However, the new unit also poses a threat that needs to be avoided too, he adds. Penrose writes:
It will have modern versions of the same extra-strong upfront powers as long-established sector regulators like Ofwat, Ofcom and Ofgem. Because these upfront powers are so strong, and usually quicker and easier to use than normal competition and consumer laws as well, the temptation for any regulator is to use them more and more, and the workaday competition and consumer ones less and less.
So upfront powers are a headily-addictive drug for regulators to use, but they come with a high cost because they add far more red tape costs and regulatory burdens than traditional competition and consumer powers too. As a result, upfront powers create a high risk of ‘regulatory creep’ which adds red tape costs steadily over time; the huge growth in cost, time and complexity of price control decisions in the long-established sector regulators over the last 30 years shows what can happen.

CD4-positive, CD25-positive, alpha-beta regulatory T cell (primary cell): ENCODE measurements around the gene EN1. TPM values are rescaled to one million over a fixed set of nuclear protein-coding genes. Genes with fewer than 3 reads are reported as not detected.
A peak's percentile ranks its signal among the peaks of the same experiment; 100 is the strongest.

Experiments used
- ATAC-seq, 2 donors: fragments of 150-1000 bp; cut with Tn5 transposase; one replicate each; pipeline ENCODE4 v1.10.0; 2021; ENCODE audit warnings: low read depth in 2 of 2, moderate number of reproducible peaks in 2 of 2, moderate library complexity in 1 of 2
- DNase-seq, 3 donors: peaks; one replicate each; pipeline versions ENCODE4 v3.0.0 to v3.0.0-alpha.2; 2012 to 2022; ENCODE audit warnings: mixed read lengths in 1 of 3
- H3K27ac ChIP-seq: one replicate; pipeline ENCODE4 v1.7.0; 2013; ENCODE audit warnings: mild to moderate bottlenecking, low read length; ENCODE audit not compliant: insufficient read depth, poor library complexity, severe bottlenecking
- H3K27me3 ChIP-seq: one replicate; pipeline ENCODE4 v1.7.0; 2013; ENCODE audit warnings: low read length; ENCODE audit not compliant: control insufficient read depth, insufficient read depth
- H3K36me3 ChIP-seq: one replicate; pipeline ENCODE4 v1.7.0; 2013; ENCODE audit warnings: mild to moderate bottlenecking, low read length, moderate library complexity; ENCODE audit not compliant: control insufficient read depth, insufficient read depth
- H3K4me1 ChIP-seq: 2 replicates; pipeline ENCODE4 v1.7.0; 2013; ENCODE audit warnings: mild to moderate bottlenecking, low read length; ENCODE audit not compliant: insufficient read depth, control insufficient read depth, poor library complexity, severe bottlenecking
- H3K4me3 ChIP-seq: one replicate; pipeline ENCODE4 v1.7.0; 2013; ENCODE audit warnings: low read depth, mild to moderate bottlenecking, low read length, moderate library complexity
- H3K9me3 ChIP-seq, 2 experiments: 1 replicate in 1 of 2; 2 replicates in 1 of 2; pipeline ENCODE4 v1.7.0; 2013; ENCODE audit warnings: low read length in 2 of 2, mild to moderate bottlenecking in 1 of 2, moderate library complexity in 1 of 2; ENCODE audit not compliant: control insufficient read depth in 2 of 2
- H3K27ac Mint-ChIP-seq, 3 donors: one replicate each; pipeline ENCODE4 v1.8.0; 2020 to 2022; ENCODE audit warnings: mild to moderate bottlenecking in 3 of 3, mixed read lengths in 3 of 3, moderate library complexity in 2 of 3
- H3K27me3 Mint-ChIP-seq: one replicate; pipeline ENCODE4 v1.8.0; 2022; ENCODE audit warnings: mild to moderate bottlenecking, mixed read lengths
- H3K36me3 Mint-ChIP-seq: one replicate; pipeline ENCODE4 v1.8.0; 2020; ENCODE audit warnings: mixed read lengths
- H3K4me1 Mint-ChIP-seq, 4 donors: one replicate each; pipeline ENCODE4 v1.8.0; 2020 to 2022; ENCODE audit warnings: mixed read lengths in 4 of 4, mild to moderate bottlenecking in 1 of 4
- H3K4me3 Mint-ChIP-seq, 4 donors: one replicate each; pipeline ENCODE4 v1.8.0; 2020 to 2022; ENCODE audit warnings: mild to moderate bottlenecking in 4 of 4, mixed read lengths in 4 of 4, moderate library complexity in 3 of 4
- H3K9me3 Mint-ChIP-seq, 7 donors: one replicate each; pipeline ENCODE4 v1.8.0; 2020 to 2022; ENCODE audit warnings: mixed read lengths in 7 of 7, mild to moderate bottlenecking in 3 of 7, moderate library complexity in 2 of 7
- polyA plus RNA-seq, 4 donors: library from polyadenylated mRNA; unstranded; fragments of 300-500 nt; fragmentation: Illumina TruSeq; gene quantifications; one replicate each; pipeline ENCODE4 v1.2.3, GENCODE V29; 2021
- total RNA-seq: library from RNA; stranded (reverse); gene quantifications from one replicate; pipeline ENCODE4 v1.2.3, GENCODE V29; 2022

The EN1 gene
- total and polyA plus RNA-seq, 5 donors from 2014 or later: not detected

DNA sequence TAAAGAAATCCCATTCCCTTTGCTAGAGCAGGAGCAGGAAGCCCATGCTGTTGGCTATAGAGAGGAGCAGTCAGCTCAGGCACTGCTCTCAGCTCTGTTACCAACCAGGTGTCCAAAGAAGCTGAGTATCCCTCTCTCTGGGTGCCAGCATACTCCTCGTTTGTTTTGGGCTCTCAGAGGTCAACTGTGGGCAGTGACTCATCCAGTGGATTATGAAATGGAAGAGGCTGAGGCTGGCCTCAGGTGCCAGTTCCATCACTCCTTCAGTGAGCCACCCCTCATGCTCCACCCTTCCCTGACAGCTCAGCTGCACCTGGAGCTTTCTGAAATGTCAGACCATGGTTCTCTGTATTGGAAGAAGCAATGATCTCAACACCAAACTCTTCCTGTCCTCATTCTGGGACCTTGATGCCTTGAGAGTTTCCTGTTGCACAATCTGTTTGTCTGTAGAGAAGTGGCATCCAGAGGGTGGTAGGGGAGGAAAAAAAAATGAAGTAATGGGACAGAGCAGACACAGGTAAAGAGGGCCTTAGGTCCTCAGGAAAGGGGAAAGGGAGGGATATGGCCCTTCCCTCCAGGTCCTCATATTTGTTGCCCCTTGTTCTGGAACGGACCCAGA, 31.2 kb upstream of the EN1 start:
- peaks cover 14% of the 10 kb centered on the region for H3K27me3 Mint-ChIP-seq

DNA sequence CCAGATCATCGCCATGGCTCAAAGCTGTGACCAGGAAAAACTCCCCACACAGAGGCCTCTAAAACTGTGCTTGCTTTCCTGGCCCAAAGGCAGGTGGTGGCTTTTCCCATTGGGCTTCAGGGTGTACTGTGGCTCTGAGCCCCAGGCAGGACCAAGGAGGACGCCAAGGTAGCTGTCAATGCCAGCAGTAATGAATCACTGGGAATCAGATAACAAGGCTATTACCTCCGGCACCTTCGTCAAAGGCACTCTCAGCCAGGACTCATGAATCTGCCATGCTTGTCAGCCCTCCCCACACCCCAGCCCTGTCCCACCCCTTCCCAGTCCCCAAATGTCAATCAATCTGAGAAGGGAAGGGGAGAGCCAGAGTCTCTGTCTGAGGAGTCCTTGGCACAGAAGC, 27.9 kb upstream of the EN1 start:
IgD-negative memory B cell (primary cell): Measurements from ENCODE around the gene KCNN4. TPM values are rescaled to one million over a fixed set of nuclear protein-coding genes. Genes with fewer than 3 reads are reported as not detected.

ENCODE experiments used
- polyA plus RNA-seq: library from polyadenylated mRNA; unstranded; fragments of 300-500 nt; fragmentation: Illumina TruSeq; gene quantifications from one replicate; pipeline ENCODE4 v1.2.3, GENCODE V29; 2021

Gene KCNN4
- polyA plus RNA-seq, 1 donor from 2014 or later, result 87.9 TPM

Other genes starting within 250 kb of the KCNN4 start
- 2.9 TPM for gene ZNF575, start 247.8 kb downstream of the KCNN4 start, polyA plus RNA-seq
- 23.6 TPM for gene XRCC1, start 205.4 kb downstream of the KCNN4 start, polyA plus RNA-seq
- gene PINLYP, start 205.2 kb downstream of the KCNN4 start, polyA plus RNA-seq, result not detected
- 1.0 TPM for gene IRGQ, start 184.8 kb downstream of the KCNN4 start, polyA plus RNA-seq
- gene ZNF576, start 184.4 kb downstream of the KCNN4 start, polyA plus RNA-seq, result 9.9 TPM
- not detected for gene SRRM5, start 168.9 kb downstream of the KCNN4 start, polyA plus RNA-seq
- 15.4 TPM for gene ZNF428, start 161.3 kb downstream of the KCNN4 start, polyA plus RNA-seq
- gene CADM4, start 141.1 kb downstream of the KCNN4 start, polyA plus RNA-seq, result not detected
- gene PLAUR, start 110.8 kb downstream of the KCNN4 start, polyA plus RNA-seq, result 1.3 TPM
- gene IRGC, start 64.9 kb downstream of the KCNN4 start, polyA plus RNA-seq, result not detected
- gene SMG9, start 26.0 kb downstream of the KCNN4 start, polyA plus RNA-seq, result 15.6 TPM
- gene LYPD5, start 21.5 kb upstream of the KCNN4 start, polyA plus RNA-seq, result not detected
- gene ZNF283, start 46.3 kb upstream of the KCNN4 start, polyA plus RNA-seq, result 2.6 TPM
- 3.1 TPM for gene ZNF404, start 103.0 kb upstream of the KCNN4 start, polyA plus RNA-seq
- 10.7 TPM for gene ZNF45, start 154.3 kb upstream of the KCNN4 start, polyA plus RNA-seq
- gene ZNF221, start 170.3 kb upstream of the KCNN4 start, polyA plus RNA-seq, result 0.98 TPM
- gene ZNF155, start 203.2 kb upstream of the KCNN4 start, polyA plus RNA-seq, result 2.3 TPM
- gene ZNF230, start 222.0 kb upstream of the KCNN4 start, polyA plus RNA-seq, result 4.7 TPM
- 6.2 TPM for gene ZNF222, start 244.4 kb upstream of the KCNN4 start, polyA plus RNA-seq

As such, the new digital unit – which Penrose argues should be dubbed the NDMU, as highlighted above – should have its extra-strong upfront powers tightly ring-fenced, in order to prevent this regulatory creed. Otherwise there is a risk that they could spread to cover every digital sector of the economy.
NDMU should focus on individual firms that own and run network and data monopolies, rather than to the rest of the sector in which they work, and only apply to problems which CMA’s existing competition and consumer powers can’t solve already.
It’s an important time for the UK to be considering this work. The pandemic and Brexit have created a distinctly challenging environment for the British economy. Balancing the desire to have these internet monopolies invest in the UK, whilst creating a competitive environment that allows for British entrants to thrive is not easy. However, there are standards that Penrose addresses that can help consumers. For example, helping consumers understand where their data is and what it is worth to these companies, for starters. Equally, regulating for the interoperability of these services, to allow for easy switching (as has been done with banking), should bolster competition in the market. None of this will be a quick fix, however, and there will be an ongoing battle of wills (and power) for years to come.